• A local, slice-of-life story from a Monitor correspondent.
The 26-year conflict is mostly a background buzz for the Tamils who labor in the British-built tea estates. In fact, their main struggle, when they’re not agitating for higher wages, has been for citizenship, a right denied to millions after independence in 1948. It took decades to resolve.
I went looking for the issues that divide minority Tamils from the majority Sinhalese. I certainly found them in Hatton, a market town surrounded by lush rolling hills: discrimination, inequality, a sense of second-class treatment by Sinhalese officials.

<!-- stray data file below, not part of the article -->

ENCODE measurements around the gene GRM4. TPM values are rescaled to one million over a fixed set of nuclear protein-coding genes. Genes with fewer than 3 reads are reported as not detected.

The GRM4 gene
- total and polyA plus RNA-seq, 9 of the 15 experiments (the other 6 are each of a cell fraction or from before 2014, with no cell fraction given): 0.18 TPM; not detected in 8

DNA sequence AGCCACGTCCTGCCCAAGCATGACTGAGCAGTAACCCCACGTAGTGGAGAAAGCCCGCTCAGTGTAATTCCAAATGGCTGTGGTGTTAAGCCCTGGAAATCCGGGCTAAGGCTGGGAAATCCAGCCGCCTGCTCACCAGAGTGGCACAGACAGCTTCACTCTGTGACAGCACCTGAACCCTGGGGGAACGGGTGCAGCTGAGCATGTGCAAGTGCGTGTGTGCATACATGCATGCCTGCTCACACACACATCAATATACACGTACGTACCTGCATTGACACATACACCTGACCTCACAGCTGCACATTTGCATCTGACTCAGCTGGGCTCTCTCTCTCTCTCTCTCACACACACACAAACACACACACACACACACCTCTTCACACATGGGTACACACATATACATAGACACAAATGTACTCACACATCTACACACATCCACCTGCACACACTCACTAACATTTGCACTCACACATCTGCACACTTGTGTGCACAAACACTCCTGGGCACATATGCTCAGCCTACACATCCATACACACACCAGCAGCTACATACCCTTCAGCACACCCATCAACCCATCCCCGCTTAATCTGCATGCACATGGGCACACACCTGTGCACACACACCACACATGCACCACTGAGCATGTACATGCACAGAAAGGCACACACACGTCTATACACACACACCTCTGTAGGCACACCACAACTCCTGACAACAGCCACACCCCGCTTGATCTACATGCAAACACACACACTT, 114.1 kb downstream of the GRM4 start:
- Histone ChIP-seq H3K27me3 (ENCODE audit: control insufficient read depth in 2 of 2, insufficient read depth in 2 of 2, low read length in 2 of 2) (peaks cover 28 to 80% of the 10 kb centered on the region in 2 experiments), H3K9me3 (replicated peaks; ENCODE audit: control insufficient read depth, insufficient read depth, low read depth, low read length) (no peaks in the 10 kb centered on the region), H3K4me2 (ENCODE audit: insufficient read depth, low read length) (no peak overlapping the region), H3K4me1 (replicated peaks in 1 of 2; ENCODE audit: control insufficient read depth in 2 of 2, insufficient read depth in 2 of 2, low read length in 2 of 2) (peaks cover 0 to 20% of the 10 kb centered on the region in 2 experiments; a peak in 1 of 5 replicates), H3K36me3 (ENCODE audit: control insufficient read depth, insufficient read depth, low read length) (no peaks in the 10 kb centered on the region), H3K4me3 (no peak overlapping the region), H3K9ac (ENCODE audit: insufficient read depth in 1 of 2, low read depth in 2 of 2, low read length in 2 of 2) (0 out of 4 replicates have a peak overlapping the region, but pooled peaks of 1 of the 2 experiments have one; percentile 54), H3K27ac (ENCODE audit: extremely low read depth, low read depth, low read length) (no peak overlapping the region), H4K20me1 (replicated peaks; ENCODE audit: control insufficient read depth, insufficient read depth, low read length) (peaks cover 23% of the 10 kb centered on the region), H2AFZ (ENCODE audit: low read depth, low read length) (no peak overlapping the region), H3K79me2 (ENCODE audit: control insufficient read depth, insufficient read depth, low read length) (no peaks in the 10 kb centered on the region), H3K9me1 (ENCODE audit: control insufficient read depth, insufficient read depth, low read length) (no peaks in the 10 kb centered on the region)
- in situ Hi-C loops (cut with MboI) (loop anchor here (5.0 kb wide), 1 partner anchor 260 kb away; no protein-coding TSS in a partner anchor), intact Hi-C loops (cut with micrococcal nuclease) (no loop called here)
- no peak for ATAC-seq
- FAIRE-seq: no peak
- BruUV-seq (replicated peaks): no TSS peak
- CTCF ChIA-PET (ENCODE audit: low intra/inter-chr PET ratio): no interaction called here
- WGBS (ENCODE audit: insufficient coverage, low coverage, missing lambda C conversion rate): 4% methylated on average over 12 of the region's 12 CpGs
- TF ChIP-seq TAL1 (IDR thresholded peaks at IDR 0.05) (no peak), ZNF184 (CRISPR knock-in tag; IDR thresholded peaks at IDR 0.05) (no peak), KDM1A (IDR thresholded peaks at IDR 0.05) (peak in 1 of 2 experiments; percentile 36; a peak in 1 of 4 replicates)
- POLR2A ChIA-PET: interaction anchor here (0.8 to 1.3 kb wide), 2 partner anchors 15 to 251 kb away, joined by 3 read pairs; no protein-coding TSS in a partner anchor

But most Tamils just wanted to talk tea. Was the world drinking less? Would trade pick up again? A slump in sales had been a setback for unionists pushing for a wage hike. It also spelled trouble for Sri Lanka’s economy, as tea is its No. 1 export.
Ponnan Rajendran is a second-generation worker on a vast, British-built tea estate. Mr. Rajendran is paid to guard the trees from poachers.
He’s been doing this for 37 years and living in the same modest house, but he points to steady improvements in his life and in prospects for his three children, one of whom works in a factory in Dubai, United Arab Emirates. “We’ve sent them out, to make sure that their lives are better than ours,” he says, looking at his wife.
Rajendran himself earns $90 a month, more than field hands, but not enough to afford luxuries. Still, he was far from the fighting, and never far from a cup of tea.